Luxembourg lining up for yuan quota
Luxembourg is lobbying Beijing for equal treatment with London, which was granted an investment quota last year allowing investors based there to invest their offshore yuan directly in the mainland’s securities markets.
In an effort to capture a larger share of Europe’s offshore yuan business, top officials from the grand duchy, including the minister of finance, plan to visit the mainland in May or June for talks with the financial authorities.
Luxembourg, which holds the largest pool of yuan deposits in Europe, is seeking to be accepted into the renminbi qualified foreign institutional investor scheme.
The scheme grants selected offshore yuan holders a quota to invest in the mainland’s stock and bond markets.
“We are hoping, if not before, at least at that stage, to get some good news,” said Nicolas Mackel, the chief executive of Luxembourg for Finance, a government-backed agency tasked with promoting and developing the country’s finance industry.
“We are very confident the Chinese will look at the second batch of jurisdictions that they would offer RQFII status to and Luxembourg would be among them.”
Competition among would-be offshore yuan centres has been intensifying, and acceptance into the RQFII scheme has been a key target for each of them, as the two-year-old programme is the only channel through which offshore yuan can be invested directly in the onshore securities markets.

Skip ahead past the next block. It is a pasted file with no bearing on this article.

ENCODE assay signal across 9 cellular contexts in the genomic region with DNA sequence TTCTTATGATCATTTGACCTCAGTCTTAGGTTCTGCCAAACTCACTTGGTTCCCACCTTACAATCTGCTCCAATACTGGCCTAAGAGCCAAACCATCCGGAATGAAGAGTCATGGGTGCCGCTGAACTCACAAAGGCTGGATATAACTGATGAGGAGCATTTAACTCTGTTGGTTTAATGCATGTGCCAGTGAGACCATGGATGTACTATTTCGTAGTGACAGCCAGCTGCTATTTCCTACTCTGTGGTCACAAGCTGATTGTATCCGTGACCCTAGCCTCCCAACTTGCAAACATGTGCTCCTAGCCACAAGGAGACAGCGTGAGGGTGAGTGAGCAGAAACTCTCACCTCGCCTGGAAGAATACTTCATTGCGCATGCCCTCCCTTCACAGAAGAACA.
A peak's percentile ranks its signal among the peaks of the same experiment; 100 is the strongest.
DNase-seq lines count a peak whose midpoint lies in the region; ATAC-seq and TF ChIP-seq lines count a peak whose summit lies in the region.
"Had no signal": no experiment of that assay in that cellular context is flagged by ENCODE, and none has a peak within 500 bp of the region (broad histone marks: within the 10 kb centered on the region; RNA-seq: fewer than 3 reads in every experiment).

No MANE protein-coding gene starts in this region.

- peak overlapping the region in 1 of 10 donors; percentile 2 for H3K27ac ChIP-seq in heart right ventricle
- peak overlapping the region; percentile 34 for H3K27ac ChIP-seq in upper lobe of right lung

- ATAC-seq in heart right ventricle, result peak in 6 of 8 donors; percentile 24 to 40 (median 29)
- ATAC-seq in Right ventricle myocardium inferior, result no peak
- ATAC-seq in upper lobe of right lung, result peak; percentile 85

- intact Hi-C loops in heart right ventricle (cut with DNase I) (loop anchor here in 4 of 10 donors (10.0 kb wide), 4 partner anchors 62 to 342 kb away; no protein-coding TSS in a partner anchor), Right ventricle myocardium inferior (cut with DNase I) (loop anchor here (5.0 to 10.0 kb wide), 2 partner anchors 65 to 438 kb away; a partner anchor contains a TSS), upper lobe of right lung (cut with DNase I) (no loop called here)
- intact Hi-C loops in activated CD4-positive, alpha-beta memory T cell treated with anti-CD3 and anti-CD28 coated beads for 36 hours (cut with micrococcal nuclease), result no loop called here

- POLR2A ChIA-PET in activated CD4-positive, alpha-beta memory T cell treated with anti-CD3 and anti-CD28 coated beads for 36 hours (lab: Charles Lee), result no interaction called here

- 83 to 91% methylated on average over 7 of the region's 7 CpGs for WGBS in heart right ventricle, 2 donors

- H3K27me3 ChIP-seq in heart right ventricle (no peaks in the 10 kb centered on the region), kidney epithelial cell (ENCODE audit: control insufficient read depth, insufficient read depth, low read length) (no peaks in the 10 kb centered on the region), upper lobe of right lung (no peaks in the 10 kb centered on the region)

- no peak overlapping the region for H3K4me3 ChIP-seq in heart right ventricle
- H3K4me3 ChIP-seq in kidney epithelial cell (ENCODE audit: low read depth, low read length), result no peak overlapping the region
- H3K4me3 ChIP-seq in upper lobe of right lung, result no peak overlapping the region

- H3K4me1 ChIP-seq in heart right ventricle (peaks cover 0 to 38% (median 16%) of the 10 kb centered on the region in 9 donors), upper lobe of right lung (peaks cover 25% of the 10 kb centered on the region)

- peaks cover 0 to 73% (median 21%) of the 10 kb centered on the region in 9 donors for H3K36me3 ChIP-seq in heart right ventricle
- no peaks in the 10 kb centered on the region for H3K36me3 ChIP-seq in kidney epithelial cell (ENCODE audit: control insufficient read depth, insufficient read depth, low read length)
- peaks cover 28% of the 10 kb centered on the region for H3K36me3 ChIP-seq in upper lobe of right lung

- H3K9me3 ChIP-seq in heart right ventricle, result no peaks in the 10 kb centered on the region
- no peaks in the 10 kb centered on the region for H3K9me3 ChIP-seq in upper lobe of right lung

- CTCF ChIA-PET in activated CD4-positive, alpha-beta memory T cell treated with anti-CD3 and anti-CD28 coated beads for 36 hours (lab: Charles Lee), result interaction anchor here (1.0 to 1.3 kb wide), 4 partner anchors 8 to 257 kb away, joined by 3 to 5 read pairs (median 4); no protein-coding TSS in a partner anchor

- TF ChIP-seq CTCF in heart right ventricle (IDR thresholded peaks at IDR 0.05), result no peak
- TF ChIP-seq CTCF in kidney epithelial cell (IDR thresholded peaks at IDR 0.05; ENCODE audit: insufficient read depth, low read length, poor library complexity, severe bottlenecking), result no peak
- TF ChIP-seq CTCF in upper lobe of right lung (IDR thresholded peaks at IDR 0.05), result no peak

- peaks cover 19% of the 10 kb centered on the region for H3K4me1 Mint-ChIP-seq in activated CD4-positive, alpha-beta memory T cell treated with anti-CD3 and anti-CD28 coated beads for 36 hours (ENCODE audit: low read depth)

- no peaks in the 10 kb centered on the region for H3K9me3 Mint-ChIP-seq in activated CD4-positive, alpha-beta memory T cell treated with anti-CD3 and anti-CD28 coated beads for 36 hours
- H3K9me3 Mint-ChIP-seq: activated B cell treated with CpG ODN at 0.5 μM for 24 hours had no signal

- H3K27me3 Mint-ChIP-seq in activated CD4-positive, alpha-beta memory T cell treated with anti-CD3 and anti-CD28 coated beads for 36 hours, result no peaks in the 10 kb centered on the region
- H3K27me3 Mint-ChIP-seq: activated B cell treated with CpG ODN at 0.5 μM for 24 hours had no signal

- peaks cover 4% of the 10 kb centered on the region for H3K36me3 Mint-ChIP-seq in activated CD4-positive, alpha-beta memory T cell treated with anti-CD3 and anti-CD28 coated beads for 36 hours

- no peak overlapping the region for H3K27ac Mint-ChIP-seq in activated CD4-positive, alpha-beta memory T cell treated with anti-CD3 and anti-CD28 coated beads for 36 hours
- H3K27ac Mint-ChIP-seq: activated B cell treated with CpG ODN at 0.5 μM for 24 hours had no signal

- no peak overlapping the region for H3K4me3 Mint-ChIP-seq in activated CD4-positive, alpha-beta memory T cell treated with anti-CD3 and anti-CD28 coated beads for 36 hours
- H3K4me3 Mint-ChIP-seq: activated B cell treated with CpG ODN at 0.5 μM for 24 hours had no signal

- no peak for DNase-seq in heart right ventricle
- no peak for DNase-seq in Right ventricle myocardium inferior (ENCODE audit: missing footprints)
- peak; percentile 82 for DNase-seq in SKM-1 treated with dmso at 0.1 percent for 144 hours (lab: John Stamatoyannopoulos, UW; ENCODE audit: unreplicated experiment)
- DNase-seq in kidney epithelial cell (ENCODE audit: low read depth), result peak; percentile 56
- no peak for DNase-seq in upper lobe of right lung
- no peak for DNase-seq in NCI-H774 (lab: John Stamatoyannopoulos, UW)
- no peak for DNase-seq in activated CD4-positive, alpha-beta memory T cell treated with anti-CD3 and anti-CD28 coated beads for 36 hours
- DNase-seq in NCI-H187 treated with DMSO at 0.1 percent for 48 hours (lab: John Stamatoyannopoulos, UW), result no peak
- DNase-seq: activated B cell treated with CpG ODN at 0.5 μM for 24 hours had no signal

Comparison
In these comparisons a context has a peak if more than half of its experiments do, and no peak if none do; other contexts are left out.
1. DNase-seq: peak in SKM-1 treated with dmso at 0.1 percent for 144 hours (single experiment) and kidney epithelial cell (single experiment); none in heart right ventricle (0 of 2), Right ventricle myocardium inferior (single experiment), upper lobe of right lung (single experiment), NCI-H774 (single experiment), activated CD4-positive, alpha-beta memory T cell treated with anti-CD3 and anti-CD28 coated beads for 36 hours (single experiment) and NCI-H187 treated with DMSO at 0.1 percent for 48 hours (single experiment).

Foreign investors have also been able to invest in mainland stocks, stock futures and warrants through the qualified foreign institutional investor scheme since 2002, but the QFII quota is denominated in US dollars and usually takes longer to be approved.
London was the first offshore yuan centre after Hong Kong to be accepted into the RQFII scheme. It was granted an 80 billion yuan (HK$102.3 billion) quota when British finance minister George Osborne paid a visit to Beijing in October last year.
A week later, Singapore received a 50 billion yuan quota during a visit by Vice-Premier Zhang Gaoli to the city state.
London has an unrivalled position in yuan trading given that it is the world’s largest centre for foreign exchange trading.
But in terms of dim sum bond listings and the distribution of yuan-denominated investment funds, Luxembourg compared well with London, Mackel said.
Bank of China, China Construction Bank and Industrial and Commercial Bank of China have set up their European headquarters in Luxembourg City, the capital of the tiny country nestled between France and Germany.
“Every city has its own field. We are much stronger in deposits, loans, investment funds and bonds. London is stronger in foreign exchange and derivatives,” Mackel said.
“Luxembourg plays a major role, even if London has a better communication strategy than Luxembourg.
“We are a better and more important place [in the yuan business].”